The Army did in fact use a biofeedback machine as part of the RV program. You were supposed to do two states at once, alpha and gamma IIRC. The display on the machine showed you how much of each you were doing.

posted on Apr, 9 2016 @ 04:29 AM
Bedlam, can you show me where you saw that? Anything you can contribute to this conundrum would be great.
edit on 4/9/2016 by ColdWisdom because: (no reason given)

posted on Apr, 9 2016 @ 09:49 AM
Eeesh. That's hard to explain.

I'll see if I can find a neutral third party reference to it.

I'm told the biofeedback meter was a standard piece of training kit after the project left its original home and went independent. You might check McMoneagle.
edit on 9-4-2016 by Bedlam because: (no reason given)

posted on Apr, 9 2016 @ 10:15 AM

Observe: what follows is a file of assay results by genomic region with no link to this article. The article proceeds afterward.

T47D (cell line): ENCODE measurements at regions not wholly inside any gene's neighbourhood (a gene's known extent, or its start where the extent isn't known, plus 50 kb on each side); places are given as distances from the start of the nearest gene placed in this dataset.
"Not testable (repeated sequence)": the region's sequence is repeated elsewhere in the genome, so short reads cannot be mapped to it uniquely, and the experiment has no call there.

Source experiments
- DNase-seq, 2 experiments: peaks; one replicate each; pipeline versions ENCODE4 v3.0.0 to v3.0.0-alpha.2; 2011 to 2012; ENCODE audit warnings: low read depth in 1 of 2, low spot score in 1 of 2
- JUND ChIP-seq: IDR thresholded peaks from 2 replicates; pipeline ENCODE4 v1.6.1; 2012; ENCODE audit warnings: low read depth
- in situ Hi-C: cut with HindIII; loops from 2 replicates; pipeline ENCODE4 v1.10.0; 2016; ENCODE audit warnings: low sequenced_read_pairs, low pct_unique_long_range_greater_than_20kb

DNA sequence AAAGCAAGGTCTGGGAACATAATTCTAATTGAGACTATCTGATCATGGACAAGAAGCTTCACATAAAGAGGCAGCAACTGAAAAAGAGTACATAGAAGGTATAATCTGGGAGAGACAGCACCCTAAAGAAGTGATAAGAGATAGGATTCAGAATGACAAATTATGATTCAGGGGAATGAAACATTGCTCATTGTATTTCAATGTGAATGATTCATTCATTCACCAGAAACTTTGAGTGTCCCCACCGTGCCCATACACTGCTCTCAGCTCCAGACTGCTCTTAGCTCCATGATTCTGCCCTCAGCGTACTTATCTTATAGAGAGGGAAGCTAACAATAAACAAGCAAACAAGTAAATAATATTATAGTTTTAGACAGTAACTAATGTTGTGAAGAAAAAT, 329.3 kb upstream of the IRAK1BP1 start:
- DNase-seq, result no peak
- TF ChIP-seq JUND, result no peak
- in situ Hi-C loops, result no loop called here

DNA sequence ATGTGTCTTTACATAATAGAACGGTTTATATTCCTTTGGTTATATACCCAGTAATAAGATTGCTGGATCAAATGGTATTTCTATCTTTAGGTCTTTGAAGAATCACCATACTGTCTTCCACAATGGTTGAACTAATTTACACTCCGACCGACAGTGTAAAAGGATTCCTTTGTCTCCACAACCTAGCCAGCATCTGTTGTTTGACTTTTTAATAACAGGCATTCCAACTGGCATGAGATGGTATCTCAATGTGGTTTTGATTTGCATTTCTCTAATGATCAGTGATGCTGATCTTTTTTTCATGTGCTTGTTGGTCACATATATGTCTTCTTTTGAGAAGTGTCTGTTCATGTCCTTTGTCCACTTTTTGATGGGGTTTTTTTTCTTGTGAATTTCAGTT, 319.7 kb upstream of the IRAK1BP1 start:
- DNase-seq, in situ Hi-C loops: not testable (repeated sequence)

a reply to: ColdWisdom

Get your hands on a copy of the book by the former Army RVer F. Holmes Atwater that was, if not still, the director of Monroe's Institute. He married Robert Monroe's daughter. His book entitled "Captain of My Ship, Master of My Soul, ISBN: 1-57174-247-6 (with jacketed CD) is a personal story, not well written by any means as it lacks explanations and details about every aspect of the work done by the Army (CIA) at the institute.

If you have a grasp on neurofeedback--that is what you should be calling biofeedback in this instance--you come away with a suspicion that he has been involved in a incredible project that is highly secret and he needs to tell about it in his personal way to the best of which he is allowed.

The book "Mind Trek" by Joseph McMoneagle ISBN: 1-878901-72-9 is also an interesting read. McMoneagle, an excellent writer of his experiences was also at the institute. Consider that in the field of RVing today that there are the genuine folks that have their stories to tell to the extent they are allowed, and there are some that are active shills to keep the topic into a ", all of that stuff is crazy," zone.